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Parents Separated From Children by Trump Policy Seek Reunification

Activists in New York City protest Donald Trump's immigration policy. (Rainmaker Photo/MediaPunch/IPX)

After spending several hours at the U.S.-Mexico border with attorneys and immigrant rights advocates on Saturday, 29 parents separated from their children then deported under President Donald Trump’s so-called “zero tolerance” policy were allowed to take a crucial step toward applying for asylum and reuniting with their kids.

Families Belong Together, a coalition that formed in response to the cruel policy that Trump rolled back after international outrage, announced on Twitter late Saturday that U.S. Customs and Border Protection (CBP) had begun processing the parents. As the coalition said, “This is a great step—but we also need to keep the pressure on to ensure they make it through and are reunited with their children in the U.S.”

The news came after “the group of parents quietly traveled north over the past month, assisted by a team of immigration lawyers who hatched a high-stakes plan to reunify families,” as the Washington Post reported. “Now, they will pose a significant test to the embattled American asylum system, arguing that they deserve another chance at refuge in the United States, something rarely offered to deportees.”

Outlining what led to the current situation, the Post explained:

Before the Trump administration, families had never been systematically separated at the border. And before Saturday, those families had never returned to the border en masse.

More than 2,700 children were separated from their families along the border last year, according to the Department of Health and Human Services. About 430 of the parents were deported without their children, and at least 200 of them remain separated today. Some waited in the hope that U.S. courts would allow them to return to the United States. Others paid smugglers to get them back to the border. Then came Saturday’s confrontation.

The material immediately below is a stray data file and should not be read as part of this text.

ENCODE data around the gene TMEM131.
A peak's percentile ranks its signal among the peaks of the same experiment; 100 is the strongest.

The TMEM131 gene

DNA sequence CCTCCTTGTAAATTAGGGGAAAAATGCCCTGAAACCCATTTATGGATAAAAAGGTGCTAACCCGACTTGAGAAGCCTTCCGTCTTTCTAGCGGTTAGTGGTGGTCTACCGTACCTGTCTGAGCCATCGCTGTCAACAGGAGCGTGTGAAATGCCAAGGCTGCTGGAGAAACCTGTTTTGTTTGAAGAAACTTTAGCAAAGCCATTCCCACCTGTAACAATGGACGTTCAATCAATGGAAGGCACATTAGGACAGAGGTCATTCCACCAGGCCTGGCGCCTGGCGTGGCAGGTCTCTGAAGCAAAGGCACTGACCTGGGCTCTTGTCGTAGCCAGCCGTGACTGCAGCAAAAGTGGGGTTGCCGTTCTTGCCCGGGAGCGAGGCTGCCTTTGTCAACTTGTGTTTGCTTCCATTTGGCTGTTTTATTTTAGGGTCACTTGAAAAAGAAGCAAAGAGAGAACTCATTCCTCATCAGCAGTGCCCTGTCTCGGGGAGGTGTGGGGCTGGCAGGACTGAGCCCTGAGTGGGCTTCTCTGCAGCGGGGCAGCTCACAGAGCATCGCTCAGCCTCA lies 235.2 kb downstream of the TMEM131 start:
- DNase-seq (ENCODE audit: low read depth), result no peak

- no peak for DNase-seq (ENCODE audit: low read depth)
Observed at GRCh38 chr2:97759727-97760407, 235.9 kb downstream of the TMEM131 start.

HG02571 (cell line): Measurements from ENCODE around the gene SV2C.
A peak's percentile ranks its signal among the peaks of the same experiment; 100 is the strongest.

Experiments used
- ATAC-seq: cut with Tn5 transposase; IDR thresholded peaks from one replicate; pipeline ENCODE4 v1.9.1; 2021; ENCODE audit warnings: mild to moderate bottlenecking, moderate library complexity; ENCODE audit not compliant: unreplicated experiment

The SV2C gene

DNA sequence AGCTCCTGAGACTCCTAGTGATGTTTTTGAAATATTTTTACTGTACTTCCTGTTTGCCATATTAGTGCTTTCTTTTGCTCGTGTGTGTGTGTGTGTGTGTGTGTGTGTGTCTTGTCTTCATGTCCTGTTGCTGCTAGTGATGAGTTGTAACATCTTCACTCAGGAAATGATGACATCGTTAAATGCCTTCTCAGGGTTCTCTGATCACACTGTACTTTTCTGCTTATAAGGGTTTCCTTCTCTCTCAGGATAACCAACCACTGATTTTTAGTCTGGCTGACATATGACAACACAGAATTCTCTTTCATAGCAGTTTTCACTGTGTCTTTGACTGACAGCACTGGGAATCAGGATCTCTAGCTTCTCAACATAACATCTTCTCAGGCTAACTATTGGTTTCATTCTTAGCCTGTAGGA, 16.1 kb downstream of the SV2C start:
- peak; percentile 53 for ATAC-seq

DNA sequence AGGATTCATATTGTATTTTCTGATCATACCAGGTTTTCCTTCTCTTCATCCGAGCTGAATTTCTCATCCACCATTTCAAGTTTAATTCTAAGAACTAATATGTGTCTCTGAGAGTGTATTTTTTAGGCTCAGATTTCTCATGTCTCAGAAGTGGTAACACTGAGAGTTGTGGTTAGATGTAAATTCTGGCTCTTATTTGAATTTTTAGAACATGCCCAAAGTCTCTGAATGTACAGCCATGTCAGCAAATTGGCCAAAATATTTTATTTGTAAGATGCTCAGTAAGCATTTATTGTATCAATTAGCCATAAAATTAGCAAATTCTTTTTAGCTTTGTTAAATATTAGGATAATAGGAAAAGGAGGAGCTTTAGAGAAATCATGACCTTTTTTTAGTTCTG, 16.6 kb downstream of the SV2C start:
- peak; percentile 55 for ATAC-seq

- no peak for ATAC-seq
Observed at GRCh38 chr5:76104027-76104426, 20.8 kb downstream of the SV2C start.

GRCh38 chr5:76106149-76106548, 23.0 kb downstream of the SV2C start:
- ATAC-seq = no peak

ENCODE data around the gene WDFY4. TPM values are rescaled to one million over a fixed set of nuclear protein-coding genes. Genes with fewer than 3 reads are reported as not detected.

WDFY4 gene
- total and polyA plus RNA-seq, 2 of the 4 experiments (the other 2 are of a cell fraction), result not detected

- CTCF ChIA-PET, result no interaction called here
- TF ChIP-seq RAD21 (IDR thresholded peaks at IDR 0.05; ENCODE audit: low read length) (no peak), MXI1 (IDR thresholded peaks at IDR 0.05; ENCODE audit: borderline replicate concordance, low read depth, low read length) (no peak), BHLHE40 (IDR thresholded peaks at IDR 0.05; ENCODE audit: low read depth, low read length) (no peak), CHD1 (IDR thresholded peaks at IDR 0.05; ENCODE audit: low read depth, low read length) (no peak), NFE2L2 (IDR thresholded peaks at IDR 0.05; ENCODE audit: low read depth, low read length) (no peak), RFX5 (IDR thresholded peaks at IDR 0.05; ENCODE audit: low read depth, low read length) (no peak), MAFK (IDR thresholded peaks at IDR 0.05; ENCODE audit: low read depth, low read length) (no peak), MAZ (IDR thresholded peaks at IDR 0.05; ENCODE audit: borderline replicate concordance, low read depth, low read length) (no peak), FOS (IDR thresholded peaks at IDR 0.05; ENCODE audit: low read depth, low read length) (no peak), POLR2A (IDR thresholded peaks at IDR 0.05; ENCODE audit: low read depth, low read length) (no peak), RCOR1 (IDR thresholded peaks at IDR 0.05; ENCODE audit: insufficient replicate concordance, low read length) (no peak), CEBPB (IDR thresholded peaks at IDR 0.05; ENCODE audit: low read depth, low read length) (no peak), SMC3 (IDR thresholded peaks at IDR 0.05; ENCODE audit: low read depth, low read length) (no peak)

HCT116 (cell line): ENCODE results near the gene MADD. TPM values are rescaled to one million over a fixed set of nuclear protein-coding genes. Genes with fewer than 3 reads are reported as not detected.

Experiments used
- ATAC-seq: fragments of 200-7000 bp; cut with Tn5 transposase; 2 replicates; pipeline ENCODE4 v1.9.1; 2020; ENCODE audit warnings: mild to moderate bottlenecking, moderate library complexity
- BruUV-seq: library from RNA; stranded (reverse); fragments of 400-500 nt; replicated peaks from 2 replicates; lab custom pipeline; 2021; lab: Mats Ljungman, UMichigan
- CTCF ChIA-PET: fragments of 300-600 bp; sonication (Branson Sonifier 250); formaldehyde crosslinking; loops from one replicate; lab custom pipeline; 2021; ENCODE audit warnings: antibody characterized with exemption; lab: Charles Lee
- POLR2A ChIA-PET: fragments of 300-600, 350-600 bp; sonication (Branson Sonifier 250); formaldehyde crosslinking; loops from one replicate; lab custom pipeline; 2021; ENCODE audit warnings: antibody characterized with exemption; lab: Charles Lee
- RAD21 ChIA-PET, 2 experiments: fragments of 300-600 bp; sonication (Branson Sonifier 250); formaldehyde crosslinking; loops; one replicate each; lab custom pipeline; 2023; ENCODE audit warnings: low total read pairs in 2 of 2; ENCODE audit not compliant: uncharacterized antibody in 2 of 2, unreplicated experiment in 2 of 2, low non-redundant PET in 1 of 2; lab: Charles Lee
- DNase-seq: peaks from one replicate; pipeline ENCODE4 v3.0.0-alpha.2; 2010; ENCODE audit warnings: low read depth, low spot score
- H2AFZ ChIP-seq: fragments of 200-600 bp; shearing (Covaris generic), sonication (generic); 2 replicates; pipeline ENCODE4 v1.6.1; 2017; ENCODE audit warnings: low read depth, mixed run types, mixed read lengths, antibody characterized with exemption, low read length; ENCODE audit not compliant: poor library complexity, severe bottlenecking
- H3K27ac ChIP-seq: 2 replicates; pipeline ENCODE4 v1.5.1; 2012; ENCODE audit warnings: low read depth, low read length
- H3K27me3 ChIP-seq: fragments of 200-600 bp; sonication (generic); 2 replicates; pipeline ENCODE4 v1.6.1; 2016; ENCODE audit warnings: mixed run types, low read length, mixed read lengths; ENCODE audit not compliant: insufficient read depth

The parents are from Honduras, Guatemala, and El Salvador. Collectively, they have 27 children who are living in the United States in shelters or foster homes, or with relatives. Ahead of the confrontation in Mexicali on Saturday, the group spent three weeks at a hotel in Tijuana, Mexico to prepare for asylum hearings.

“They’re standing right at the border, preparing to reenter a system that traumatized their families months earlier,” Lindsay Toczylowski, executive director of the Immigrant Defenders Law Center, who counseled the parents in Tijuana, told the Post before the parents crossed into the United States. “It says a lot about what they’re fleeing, and what they lost.”

As the parents arrived at the U.S. border with advocates, those supporting them in the fight to reunite their families urged critics of Trump’s anti-immigrant policies to contact CBP—an agency under Department of Homeland Security (DHS)—to pressure federal officials to allow the parents entry into the country. For hours, CBP agents claimed they did not have the capacity to process their parents, according to the advocacy groups.

Multiple congressional Democrats added their voices to the chorus demanding that the parents be allowed to submit asylum claims.

After CBP began allowing the parents in, rights advocates celebrated but also emphasized that there is a long road ahead for these and other families torn apart on the president’s orders. They vowed to continue aiding the parents as their asylum claims move forward but also encouraged voters to contact their members of Congress with concerns about Immigration and Customs Enforcement (ICE), another DHS agency that has been widely criticized over its treatment of detained migrants.

Jessica Corbett / Common Dreams

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